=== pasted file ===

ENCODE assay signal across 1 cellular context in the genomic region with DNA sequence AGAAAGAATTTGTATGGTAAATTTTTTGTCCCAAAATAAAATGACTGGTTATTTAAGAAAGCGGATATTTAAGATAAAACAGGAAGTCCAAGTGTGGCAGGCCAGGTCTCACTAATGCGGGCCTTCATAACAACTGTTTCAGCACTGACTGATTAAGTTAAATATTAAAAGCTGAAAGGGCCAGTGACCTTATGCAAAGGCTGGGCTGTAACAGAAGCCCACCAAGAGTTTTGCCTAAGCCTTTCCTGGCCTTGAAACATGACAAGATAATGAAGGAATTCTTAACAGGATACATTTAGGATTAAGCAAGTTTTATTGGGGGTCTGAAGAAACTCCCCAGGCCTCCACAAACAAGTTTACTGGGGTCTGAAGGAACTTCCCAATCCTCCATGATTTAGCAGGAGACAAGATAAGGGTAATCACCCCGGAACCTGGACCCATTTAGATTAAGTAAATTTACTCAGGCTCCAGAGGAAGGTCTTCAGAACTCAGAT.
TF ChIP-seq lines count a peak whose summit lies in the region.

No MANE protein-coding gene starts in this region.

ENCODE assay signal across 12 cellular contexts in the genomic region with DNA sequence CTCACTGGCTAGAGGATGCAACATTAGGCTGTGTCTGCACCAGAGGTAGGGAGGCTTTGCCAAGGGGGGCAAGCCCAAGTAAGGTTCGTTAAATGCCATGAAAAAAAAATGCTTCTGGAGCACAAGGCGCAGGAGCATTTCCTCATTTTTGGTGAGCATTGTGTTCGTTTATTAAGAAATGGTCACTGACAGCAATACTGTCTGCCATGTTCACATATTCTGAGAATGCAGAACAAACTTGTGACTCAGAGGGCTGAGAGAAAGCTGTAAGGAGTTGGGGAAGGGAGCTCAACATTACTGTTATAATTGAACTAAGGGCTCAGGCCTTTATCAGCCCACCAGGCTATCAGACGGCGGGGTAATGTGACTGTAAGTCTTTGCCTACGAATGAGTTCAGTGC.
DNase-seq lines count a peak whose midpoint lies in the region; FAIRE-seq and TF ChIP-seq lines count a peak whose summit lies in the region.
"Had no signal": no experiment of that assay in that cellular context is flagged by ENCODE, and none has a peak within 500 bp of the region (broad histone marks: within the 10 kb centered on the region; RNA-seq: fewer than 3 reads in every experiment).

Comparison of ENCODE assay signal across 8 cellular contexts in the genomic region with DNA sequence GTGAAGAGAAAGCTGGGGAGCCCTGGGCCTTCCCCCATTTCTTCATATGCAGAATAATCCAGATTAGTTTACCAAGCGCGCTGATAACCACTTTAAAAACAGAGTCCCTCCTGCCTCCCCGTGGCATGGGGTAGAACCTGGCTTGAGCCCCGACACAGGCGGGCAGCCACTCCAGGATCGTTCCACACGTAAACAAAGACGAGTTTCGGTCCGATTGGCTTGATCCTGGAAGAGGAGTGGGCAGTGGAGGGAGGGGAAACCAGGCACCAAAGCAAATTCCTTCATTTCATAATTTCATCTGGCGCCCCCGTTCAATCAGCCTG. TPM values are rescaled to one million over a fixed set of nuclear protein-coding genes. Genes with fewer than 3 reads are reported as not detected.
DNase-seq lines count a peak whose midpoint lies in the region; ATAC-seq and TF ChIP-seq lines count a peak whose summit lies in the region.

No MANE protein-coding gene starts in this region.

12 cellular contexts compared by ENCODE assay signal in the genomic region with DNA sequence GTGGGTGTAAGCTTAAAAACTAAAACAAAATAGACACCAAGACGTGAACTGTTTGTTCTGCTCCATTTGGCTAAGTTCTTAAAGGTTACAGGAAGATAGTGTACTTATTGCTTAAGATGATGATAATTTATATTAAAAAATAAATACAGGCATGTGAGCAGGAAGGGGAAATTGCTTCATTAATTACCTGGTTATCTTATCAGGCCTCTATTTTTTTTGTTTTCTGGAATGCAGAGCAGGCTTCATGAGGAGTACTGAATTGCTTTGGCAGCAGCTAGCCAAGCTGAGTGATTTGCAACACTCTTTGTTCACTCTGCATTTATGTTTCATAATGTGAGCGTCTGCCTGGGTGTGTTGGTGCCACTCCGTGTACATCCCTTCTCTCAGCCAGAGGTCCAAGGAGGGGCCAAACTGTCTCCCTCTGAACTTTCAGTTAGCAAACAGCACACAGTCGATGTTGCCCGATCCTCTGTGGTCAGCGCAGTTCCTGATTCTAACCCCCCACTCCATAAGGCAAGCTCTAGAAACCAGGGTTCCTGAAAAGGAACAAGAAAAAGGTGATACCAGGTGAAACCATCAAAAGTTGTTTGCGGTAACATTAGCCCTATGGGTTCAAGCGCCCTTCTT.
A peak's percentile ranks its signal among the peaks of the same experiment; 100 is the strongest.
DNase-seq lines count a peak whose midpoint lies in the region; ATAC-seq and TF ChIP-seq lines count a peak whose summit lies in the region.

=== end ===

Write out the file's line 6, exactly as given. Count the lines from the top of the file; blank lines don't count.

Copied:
"Had no signal": no experiment of that assay in that cellular context is flagged by ENCODE, and none has a peak within 500 bp of the region (broad histone marks: within the 10 kb centered on the region; RNA-seq: fewer than 3 reads in every experiment).